Ahoy, Followers! Can you keep a secret?  Are you sure?  Really sure? Do you promise not to tell the secret to your favorite cadet? Before the TS Kennedy departed for Sea Term 2021, Admiral McDonald snuck some very precious cargo onto the ship.   Admiral McDonald is the President of Massachusetts Maritime Academy.  He's the hardest working man I know, and…one of the funniest! When I said good-bye to him in the Mess Deck on campus, Admiral McDonald let me in on a BIG secret.  I was shocked!  After giving Admiral McDonald a high-five with my hook, I ran up the gangway.  Of course,  I was eager to shout the good news from the Helo Deck. I planned to post it on Twitter and Instagram…
  Ahoy, Followers! Do you enjoy puzzles?  I sure do!  Last night, I walked up to the Bridge and discovered the ultimate challenge – decoding the abbreviations on a nautical chart!  For cadets majoring in Marine Transportation, it’s easy!  They’ve taken classes, completed hours of studying, learned from crew members, and stood watch on the Bridge.   For this little pirate, it was a different story!  At first I was full of guesses.  When I saw Co, I immediately shouted out, “Colorado!”  I am pretty sure that I saw a 4/C cadet roll his eyes as he reminded me that Colorado is a landlocked state in the middle of the United States and would not appear on a chart on the TS Kennedy.  After…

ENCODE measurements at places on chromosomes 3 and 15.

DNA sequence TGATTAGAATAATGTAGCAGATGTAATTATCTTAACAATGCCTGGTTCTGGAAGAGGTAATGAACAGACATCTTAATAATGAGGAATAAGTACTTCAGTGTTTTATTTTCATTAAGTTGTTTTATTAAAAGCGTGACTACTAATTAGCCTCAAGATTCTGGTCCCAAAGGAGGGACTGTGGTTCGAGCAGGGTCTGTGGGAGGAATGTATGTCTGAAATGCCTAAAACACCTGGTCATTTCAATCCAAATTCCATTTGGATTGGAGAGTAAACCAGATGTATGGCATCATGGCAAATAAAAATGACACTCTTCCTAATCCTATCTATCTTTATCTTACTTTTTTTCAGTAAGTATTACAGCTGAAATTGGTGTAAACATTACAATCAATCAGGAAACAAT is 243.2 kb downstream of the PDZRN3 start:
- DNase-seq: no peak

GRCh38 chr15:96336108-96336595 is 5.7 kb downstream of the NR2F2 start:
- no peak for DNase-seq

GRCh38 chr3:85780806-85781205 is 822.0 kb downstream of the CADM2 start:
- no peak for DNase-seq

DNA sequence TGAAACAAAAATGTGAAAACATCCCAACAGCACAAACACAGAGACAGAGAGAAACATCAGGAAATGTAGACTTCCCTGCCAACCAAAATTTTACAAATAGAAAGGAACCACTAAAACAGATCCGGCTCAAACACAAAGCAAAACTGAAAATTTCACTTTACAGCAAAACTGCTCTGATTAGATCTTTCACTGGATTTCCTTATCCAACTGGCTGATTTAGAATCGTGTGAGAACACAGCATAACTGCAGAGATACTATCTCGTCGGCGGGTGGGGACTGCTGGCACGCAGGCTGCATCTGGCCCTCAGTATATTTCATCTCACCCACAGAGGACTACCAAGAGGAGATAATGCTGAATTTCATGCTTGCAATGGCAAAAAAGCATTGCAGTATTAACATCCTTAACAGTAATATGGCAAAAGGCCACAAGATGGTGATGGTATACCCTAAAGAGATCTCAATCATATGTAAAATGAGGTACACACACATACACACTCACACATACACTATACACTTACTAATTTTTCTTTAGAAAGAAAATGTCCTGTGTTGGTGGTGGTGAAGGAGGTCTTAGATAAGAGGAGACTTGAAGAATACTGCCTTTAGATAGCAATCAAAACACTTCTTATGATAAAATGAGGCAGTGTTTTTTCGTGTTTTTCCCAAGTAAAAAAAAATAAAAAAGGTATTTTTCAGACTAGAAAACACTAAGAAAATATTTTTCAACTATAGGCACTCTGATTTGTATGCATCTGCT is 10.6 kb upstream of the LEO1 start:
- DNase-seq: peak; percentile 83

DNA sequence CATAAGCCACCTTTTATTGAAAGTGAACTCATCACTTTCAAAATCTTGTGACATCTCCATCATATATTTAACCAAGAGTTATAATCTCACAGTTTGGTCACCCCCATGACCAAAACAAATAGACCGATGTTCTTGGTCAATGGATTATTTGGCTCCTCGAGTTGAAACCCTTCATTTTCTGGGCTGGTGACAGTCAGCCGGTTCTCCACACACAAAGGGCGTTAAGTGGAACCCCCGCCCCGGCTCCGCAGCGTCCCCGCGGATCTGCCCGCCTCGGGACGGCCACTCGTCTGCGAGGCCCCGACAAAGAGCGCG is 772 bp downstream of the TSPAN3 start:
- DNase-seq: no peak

The photo below shows both the letters IMO and the 7-digit code displayed on a ship.   Good morning, Followers - Many of you are curious about the number 6621662 that is painted on the side of the TS Kennedy.  Ships are assigned IMO numbers to reduce maritime fraud and increase the safety and security of ships at sea. This is our ship's IMO (International Maritime Organization) Number, a unique 7-digit global identification code.  The TS Kennedy is the only ship in the world that displays 6621662. On many ships, the letters "IMO" will be displayed before the seven digits.  Just in case you haven't noticed the TS Kennedy's IMO number, I will ask Mrs. Franks post some photos to…